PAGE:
The man prowls around the desert fire, beating his chest.
“It’s in here,” he thumps fist to heart hard enough that you can hear the thud from the back row.
“You gotta have it in here (thump). You gotta want it like nothing else (thump). No excuses (thud). If it’s in here (thud), nothing can stop you (glare).”
The man, shorter in stature but larger in life than you could imagine, pauses for practiced dramatic effect, circling his stare around the gathering. He has each and every one of us captured in his story net and he knows it. The glint in his eye is magnified by the light of the soaring cratefire flame. He has held us enthralled by tales of a running life that no one could make up. But rather than intimidate with boasts of superhuman feats, he has used his life spent putting one foot in front of the other a million times over – and then some – as the fuel to make us all feel invincible.
His injection of inspiration is timely because tomorrow is marathon number three in three days. And out there, beyond the halo of fire light, awaits the Simpson Desert and a running course that will beat, scratch, bake and curtail that invincibility to within an inch of its being, to within one more desert thorn sting of quitting the Big Red Run, an inaugural 250km adventure run odyssey through the Australian Outback.
The choice of Pat Farmer, the campfire pacer, as event ambassador was smart. Sure, he’d bring some promotional attention, some credibility – he is one of the world’s most accomplished ultra adventure runners after all, his pinnacle feat after decades crammed with them, being to run from the North to the South Pole.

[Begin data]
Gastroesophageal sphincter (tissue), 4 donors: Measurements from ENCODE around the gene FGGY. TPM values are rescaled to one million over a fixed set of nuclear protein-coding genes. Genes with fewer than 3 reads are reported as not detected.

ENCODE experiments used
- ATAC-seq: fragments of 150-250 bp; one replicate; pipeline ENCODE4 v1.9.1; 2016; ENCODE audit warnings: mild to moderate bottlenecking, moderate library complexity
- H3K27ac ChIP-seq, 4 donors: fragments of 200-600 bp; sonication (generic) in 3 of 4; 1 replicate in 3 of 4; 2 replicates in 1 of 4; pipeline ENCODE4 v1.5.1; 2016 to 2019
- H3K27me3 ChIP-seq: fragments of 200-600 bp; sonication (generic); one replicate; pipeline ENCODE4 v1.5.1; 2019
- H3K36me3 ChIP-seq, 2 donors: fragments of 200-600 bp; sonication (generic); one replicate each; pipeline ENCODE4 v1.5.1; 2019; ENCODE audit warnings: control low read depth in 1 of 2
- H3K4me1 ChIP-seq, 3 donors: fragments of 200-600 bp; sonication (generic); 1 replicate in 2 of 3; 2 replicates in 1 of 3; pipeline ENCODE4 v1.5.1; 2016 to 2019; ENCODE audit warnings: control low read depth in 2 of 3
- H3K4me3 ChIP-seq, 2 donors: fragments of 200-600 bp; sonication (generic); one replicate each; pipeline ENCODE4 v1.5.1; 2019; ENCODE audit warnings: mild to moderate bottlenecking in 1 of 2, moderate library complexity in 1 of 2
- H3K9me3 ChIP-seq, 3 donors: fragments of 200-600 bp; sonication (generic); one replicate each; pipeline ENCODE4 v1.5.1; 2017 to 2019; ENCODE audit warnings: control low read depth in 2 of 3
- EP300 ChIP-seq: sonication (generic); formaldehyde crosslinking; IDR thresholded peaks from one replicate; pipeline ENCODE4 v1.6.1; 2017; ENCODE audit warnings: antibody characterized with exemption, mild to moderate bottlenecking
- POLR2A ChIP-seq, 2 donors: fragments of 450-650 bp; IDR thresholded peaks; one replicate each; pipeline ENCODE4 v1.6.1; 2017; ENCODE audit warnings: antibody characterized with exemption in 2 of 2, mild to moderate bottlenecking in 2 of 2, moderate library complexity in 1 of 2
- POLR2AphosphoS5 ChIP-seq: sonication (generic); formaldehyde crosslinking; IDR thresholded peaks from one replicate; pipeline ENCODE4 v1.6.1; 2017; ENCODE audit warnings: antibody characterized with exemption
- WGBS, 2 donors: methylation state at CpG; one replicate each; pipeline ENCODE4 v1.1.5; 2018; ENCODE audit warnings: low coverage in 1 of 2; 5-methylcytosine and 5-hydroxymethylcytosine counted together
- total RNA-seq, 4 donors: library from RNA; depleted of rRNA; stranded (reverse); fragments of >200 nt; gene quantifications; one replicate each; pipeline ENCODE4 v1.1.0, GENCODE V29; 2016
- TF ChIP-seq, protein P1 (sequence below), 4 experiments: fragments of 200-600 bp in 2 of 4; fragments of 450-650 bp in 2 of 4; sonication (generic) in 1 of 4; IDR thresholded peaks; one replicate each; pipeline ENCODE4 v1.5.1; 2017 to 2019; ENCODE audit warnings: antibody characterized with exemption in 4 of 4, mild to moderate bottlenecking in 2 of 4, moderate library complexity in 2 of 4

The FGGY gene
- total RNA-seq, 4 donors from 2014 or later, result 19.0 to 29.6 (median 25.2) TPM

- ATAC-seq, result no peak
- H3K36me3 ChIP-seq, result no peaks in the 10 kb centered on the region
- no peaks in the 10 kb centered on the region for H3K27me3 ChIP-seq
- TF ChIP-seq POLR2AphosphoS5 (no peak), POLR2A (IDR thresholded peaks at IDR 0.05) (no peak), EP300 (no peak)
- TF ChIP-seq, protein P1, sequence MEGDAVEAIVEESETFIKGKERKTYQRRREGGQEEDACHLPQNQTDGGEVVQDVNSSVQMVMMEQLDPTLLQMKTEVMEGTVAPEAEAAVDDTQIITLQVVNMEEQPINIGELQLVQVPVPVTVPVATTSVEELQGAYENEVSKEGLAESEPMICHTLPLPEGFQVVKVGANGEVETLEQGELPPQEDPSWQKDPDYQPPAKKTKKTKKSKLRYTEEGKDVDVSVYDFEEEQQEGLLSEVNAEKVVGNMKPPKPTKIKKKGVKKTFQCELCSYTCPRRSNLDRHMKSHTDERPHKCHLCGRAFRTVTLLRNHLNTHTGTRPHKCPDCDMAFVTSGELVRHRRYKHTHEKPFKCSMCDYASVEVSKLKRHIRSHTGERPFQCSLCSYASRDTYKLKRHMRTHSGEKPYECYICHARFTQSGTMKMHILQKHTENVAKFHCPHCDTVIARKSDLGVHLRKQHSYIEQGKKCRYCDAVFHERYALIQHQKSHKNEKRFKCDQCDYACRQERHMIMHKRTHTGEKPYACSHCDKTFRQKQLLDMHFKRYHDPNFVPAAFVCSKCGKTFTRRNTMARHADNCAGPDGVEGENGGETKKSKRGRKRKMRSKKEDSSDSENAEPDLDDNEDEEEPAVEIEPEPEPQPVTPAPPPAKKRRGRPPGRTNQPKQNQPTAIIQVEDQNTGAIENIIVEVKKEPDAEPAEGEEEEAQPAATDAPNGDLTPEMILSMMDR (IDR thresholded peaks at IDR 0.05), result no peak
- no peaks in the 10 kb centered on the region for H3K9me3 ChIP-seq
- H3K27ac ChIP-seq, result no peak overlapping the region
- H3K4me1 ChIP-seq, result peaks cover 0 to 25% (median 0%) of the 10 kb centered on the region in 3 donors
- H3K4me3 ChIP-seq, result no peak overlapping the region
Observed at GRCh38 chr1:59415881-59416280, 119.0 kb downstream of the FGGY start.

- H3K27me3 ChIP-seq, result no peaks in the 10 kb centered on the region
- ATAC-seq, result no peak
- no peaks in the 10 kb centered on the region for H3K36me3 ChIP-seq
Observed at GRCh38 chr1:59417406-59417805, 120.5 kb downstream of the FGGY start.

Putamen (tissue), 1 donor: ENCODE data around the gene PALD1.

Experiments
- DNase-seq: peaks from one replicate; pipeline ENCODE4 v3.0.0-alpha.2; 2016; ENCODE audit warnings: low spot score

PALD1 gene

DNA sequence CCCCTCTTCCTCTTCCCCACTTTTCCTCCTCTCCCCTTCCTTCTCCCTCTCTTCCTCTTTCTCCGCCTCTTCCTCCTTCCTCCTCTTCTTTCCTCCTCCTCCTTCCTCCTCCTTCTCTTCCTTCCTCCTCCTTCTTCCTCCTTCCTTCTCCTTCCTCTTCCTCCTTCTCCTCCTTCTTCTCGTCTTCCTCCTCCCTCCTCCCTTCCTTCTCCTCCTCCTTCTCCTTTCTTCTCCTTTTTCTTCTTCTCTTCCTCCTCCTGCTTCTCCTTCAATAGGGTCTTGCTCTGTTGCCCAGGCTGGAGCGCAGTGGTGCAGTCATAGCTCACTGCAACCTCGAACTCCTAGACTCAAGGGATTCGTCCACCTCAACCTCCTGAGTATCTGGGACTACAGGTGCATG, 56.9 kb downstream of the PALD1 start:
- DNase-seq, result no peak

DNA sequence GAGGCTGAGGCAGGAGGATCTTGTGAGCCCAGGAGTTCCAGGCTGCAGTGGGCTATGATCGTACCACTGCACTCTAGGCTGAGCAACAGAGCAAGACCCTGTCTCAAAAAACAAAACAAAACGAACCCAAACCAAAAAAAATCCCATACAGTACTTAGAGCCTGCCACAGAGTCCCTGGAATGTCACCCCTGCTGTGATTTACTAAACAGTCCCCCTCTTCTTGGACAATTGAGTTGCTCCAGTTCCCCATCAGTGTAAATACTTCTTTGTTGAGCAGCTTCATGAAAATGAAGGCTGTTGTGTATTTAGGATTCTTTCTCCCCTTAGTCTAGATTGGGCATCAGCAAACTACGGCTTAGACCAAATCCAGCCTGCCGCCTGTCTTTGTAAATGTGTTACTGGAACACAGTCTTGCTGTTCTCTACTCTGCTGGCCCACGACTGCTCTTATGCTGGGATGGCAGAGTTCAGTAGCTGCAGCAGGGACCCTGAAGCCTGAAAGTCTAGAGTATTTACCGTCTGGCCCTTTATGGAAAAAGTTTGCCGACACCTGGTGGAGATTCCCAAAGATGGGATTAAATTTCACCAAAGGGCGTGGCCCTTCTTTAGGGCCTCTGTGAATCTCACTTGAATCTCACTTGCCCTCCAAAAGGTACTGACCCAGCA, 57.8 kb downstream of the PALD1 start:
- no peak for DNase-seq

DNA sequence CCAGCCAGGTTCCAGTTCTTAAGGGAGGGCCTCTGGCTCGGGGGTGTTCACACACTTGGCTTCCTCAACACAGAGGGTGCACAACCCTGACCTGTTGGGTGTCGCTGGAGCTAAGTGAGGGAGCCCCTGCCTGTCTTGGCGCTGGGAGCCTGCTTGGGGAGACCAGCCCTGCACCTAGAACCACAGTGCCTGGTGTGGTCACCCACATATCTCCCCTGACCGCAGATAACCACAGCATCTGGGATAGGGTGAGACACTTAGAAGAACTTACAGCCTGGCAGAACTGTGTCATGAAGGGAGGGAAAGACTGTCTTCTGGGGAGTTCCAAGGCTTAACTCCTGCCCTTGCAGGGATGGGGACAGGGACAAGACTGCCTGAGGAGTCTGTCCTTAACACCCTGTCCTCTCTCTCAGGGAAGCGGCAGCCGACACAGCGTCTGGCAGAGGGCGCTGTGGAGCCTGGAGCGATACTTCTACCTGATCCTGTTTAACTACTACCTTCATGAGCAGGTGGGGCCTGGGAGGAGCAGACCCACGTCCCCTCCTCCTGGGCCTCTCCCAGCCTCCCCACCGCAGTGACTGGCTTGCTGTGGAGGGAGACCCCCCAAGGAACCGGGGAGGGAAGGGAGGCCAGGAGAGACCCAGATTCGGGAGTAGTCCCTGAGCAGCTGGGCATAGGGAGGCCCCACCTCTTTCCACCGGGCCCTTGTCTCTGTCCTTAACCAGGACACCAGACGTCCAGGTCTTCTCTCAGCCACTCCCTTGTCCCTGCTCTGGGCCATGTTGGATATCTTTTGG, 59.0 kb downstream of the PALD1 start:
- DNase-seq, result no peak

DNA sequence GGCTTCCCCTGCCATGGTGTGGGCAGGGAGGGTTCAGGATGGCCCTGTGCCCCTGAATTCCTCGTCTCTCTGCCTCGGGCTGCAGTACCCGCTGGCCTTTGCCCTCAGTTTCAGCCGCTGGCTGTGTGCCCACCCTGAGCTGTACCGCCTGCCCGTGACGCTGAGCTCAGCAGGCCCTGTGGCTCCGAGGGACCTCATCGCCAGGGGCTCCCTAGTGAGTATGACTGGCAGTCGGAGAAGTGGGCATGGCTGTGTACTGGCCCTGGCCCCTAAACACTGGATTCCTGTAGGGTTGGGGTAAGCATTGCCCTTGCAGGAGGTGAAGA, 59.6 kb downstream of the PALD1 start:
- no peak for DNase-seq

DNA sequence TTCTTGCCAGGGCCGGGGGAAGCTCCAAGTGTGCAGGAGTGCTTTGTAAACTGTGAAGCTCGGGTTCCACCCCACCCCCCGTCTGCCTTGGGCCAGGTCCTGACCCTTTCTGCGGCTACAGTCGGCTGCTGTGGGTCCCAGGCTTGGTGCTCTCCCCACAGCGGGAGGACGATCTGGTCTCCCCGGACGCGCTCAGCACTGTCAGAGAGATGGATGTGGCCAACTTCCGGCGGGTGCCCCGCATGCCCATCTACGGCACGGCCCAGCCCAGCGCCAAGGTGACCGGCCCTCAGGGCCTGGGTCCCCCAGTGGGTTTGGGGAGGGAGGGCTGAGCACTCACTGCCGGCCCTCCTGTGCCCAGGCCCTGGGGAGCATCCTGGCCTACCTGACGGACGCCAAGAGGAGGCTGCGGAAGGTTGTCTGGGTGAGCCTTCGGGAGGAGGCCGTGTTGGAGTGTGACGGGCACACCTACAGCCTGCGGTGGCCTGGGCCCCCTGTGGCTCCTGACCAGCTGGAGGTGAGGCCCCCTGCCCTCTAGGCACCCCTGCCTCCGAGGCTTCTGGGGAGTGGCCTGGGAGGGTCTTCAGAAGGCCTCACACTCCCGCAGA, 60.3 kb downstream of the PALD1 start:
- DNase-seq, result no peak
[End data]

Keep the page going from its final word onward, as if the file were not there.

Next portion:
But his credentials for this event run closer to the fencewire than that. Pat holds the record for being the fastest man to run across the Simpson Desert, a record he captured twice. Beating his own record for number two. That’s Pat all over. A hard man. Who better to come and chaperone nearly sixty runners to run through the territory of which he is running king?
But it is less so the feats of endurance that impress so deeply. Not once you’ve met the man. It’s his presence as a person brimming with raw passion and hard earned experience, both of which he’s willing to share.
But this is no hagiography. Rather it’s paying respect to one of our trail elders and the importance of listening. Yet Pat’s story begins with one older than himself.
A young mechanic standing in a workshop in western Sydney, he watched as an old man ran past the tin shed door. Pat couldn’t believe a grandfather (although technically at that point this guy was no grandfather) was out there running. He looked at the spanner in his hand and then listened to the clomp of a potato farmer’s boots fading into the distance down the road.
It was Cliff Young.
For Pat, it was a calling and he heeded it.
Eventually he would run much further than Cliffy could or would have dreamed about.
The point: Pat looked to his elders, listened to the message of moment, and ran with it. Literally.
The day following Pat’s fireside speech in the Simpson desert, every runner trotting the sand took Pat’s message (and so Cliffy’s by osmosis), and ran with it.
One competitor, a 100kg-plus Tongan-Australian called Mark Moala, heeded the message to knock over more personal firsts than anyone would think possible in one week: first half marathon, first marathon, first back to back marathon, first triple marathon in three days, first double marathon in one day, first multiday, first desert run. Not bad for a bloke whose only running of any note prior had been a dash on a rugby field chasing a patch of leather. He had all the excuses in the world to call on if he wanted to stop: not a runner, not enough training, overweight, bad knees… yet he leaned on none.
On the final day, as Mark reached the finish line that many thought he’d never step across, Pat approached, hugged him and paid tribute: “You’re my hero mate.”
A man who ran from Sydney to Melbourne runs past a mechanic’s workshop. A man in that workshop runs from the North Pole to the South. A man listens to that story and runs six marathons across a desert.
One day, Mark Moala will run past another someone … and I wonder: where will the inspiration take them?
Your inspired editor, Chris Ord
This is the editorial from the latest edition of Trail Run Mag, your fave magazine dedicated to trail running in Australia, New Zealand and Asia, now available online via:
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